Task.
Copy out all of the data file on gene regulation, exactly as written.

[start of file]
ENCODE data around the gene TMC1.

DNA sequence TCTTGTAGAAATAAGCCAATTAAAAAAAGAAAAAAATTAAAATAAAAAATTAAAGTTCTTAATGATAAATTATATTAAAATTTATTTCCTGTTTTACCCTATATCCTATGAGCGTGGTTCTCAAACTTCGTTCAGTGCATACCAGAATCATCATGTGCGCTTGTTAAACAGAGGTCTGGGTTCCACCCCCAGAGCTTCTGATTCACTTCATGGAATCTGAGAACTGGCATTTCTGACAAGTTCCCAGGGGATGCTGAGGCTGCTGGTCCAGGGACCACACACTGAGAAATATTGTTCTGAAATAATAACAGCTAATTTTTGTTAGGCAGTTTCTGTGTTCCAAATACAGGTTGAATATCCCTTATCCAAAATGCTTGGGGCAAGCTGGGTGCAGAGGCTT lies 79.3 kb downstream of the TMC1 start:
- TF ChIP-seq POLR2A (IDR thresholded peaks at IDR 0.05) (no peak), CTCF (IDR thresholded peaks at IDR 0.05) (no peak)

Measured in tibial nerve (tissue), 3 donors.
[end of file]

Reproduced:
ENCODE data around the gene TMC1.

DNA sequence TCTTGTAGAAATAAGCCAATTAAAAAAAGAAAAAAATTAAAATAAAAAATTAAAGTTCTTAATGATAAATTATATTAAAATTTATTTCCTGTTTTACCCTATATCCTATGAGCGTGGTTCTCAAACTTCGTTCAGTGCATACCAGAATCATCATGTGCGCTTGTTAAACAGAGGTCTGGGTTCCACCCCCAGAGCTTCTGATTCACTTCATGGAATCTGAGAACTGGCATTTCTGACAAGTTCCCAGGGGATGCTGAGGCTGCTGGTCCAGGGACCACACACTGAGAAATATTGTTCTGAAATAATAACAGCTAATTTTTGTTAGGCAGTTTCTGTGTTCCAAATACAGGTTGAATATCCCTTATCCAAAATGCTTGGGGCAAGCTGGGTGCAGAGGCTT lies 79.3 kb downstream of the TMC1 start:
- TF ChIP-seq POLR2A (IDR thresholded peaks at IDR 0.05) (no peak), CTCF (IDR thresholded peaks at IDR 0.05) (no peak)

Measured in tibial nerve (tissue), 3 donors.